Join us on Th 4/7: Getting Hands-On with Research Projects on the OpenLab

computer from the 1990s
Remember to bring your devices on Thursday — hopefully one a little less dated than this. (Image by Javier Carcamo)

Getting Hands-On with Research Projects on the OpenLab
Thursday, April 7th, 5:00 – 6:30 pm (N227)

Refreshments will be served.

Interested in building a space for your research on the OpenLab? Bring your own laptop or device to this follow-up working session on research projects on the OpenLab, where we will explore and build projects on the OpenLab centered on specific research questions. Participants will leave with a collaborative space on the OpenLab for organizing, archiving, and publicly displaying their research.

Please email us at or comment below to let us know your ideas for the session. What research project do you want to work on?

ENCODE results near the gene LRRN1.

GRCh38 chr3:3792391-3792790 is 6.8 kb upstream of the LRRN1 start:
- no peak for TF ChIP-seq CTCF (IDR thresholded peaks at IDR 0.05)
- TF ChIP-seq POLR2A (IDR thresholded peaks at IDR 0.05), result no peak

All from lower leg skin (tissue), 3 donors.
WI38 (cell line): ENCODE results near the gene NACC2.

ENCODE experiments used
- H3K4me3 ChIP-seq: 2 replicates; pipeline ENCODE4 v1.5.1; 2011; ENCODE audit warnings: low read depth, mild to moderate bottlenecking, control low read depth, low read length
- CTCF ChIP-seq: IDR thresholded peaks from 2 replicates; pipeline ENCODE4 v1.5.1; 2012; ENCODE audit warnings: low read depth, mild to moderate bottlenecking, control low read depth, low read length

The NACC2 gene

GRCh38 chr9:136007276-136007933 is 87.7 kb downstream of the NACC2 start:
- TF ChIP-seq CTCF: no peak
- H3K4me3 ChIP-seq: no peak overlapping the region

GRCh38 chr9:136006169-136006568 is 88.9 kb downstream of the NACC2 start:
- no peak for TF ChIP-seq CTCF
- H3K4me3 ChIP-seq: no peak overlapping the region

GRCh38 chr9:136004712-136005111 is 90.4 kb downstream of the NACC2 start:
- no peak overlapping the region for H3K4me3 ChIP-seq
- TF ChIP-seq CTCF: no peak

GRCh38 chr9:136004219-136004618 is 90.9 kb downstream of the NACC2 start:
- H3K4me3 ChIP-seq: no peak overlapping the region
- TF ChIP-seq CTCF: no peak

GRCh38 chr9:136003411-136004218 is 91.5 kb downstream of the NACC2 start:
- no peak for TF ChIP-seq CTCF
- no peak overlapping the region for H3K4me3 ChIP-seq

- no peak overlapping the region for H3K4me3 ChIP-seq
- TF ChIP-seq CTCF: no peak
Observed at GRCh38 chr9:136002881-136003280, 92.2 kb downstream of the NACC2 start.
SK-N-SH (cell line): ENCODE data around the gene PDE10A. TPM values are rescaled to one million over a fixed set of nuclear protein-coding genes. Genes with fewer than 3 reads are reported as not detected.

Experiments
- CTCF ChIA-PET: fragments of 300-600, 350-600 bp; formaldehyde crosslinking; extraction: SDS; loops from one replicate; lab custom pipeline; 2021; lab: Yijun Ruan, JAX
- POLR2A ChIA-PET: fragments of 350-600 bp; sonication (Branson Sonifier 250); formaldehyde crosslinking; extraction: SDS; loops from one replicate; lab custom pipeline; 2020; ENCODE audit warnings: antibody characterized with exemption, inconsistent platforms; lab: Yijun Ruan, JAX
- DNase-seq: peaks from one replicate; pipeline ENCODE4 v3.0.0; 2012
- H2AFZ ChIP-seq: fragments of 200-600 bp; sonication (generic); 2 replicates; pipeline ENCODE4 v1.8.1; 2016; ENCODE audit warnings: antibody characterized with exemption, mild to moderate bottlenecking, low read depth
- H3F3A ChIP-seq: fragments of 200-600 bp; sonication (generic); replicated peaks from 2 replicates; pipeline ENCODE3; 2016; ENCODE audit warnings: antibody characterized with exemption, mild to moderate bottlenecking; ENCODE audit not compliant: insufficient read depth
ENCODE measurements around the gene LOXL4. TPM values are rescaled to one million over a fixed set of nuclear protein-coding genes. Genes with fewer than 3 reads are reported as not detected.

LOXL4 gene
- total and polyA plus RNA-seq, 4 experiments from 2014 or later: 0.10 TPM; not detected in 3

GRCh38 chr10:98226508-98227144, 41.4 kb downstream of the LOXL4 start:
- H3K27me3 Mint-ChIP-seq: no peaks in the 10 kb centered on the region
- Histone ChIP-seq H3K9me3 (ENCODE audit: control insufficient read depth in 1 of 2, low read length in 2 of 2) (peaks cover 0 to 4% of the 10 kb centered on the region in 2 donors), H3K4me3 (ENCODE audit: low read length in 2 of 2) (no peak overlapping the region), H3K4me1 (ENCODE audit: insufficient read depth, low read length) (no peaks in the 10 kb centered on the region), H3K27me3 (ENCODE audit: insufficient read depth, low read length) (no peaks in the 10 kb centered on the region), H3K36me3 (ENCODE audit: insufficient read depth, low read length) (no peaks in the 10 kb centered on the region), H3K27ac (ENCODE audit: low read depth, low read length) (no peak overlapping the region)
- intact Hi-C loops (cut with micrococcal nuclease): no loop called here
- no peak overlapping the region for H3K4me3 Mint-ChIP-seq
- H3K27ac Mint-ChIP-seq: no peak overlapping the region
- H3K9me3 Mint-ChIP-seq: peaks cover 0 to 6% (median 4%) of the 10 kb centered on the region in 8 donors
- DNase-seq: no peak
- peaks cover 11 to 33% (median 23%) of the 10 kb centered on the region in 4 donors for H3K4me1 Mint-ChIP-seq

And remember to bring your devices, as this will be a working session!

Recap: Exploring Research Projects on the OpenLab

Last week’s Open Pedagogy event, Exploring Research Projects on the OpenLab, was a great success, with lots of time for faculty members to explore opportunities for collaboration and research on the site. Attendees agreed on their interest in research design that sends students into the world to investigate a question, followed by opportunities to share and discuss their findings on the OpenLab. There was particular excitement about the possibility of mapping research, as Prof. Jody Rosen’s students did in her2013 course Being in Brooklyn. You can explore her students’ interactive map here.